With her bold style and even bolder personality, Mandy Muden is anything but invisible. Muden’s premise for “Is not the Invisible Woman” is that women “of a certain age” are overlooked often enough to feel invisible, and she has set out to prove that she, at least, still commands attention.
However, Muden is let down by her magic, which is often basic and clumsy. Her tricks are at their best when she incorporates them into her overall performance, as this marginally raises the audience’s emotional investment. A section illustrating a romantic relationship ending poorly using several bits of string shifts Muden’s performance to an unexpectedly melancholic tone, despite the maintenance of her playful character, but is a highlight in how she uses magic.
Perhaps ironically, Muden’s many jokes about and references to being a woman “of a certain age” get old fast, especially as they start to sound repetitive. It is possible that viewers who feel like they fit in to the category that she describes would appreciate this element of her show a bit more, and that she intentionally caters to this audience. She is at least consistent in maintaining her theme.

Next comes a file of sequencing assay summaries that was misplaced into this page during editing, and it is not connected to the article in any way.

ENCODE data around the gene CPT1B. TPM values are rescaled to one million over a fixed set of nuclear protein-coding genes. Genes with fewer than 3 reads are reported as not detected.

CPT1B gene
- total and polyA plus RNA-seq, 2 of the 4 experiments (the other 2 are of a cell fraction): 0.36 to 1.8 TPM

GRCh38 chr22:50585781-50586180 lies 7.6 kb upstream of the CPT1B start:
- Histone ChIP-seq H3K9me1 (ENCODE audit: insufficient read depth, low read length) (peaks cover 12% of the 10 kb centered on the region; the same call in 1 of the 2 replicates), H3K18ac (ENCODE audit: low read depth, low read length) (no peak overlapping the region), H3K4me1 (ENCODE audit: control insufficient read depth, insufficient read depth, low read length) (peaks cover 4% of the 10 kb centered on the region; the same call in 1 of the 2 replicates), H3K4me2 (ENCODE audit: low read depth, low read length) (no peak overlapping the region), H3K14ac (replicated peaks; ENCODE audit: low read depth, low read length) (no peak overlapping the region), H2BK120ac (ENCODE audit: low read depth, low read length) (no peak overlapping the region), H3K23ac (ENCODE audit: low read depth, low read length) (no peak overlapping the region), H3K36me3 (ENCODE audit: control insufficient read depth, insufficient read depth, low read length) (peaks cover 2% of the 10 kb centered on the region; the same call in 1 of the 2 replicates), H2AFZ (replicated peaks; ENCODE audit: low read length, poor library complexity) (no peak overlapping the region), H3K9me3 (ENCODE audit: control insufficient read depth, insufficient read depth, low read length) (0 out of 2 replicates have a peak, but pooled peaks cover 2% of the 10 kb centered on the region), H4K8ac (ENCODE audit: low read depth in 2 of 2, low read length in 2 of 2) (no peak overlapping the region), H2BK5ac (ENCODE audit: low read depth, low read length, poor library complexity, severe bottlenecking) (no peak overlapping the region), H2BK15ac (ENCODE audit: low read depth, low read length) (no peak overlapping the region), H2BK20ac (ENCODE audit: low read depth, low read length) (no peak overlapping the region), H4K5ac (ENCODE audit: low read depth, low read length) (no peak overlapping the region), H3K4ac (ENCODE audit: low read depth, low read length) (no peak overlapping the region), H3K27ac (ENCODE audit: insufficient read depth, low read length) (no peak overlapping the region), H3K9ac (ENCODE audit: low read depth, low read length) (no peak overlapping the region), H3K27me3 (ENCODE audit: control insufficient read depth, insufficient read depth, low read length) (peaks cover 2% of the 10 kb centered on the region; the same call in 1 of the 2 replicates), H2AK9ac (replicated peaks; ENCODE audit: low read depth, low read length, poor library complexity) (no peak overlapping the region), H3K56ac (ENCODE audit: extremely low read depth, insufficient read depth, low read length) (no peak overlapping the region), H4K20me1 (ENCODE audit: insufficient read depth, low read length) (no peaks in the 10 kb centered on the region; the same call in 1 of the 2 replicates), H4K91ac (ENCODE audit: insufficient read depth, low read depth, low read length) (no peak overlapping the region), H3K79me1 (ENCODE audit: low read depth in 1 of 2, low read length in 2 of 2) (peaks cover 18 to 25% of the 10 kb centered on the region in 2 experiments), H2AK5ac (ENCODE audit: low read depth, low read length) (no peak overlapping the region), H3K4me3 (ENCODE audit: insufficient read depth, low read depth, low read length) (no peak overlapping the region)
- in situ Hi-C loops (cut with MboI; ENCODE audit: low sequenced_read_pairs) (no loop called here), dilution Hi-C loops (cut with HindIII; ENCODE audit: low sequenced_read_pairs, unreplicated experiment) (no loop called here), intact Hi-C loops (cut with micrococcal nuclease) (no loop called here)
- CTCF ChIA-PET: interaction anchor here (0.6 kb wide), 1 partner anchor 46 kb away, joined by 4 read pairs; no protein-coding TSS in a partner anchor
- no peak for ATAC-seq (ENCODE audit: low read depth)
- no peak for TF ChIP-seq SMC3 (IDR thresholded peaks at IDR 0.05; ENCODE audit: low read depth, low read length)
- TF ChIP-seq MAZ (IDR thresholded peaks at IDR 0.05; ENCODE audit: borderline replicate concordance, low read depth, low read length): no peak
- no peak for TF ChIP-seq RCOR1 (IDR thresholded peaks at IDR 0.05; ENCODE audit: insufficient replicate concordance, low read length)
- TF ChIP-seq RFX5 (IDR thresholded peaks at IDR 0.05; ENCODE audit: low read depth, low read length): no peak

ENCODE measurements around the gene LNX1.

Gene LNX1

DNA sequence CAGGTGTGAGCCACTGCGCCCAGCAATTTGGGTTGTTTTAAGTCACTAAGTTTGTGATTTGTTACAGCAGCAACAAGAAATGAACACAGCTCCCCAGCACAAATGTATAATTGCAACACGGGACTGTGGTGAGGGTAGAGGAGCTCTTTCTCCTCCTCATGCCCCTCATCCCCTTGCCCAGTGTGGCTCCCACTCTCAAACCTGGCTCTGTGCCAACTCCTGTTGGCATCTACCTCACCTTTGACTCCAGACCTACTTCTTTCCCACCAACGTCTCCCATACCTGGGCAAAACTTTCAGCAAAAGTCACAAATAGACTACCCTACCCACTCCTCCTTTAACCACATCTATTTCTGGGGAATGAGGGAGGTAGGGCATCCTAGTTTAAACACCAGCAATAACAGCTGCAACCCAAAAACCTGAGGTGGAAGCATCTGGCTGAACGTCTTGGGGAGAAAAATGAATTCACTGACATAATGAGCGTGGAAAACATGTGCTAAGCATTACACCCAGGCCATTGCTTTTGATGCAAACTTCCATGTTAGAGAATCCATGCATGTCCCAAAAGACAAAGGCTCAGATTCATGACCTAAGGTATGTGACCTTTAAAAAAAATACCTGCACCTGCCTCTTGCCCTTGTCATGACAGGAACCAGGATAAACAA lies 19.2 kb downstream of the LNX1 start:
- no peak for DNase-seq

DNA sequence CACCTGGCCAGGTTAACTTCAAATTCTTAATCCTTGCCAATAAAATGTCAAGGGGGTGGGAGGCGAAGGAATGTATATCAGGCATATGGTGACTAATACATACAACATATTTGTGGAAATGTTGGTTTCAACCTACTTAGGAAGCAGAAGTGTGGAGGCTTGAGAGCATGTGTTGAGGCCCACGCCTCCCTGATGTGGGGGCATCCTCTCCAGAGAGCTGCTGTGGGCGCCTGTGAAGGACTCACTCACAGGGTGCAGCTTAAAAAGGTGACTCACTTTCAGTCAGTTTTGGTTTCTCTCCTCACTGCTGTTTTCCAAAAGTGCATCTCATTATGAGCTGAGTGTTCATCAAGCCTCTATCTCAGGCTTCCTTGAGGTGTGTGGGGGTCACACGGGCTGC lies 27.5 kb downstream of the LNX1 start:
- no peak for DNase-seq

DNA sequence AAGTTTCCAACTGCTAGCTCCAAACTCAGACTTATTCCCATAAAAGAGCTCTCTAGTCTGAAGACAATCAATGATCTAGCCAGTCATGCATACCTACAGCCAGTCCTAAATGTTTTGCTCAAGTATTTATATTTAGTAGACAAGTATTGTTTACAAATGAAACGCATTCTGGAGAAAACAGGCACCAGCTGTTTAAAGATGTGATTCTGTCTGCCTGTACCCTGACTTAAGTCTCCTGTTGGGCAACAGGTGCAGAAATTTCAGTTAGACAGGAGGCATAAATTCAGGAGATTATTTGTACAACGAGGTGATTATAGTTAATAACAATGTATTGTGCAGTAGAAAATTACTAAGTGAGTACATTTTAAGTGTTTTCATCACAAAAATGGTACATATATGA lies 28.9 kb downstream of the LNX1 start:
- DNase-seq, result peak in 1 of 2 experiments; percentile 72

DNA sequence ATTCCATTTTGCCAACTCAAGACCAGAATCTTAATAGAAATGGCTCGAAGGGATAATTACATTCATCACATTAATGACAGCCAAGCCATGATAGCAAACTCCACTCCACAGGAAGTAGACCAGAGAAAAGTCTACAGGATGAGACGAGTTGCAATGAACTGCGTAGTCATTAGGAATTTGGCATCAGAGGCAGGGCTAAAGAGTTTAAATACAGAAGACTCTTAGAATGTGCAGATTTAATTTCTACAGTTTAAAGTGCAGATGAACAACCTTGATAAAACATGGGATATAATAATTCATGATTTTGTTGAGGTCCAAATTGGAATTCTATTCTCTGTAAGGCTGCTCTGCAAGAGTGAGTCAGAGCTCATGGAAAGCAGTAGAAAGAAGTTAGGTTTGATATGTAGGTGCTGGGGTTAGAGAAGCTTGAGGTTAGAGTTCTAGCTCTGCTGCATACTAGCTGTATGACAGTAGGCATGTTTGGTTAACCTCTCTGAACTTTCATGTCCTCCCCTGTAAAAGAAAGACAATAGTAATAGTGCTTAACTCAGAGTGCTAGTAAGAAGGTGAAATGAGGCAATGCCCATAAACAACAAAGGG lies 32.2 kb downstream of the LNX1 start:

Muden develops a patchy relationship with her audience, teasing her participants slightly more than necessary, even when the participant in question was visibly uncomfortable. She was lucky in that the majority of her participants responded well to this approach. Her repeated instructions to get her male participants to weigh themselves to contribute numbers for part of her final reveal could be construed as commentary on social pressures on women’s bodies. However, it is left to the audience to decide whether her method of making this point is too neglectful of the similar pressures on men’s bodies that may be relevant in the lives of her participants.
Muden has a solid goal in her show in demonstrating to the audience and perhaps also to herself that she is not limited by her age and gender. Her execution may have a more niche appeal. Nevertheless she certainly succeeds in her aim—in fact, it is difficult to imagine Muden ever being overlooked.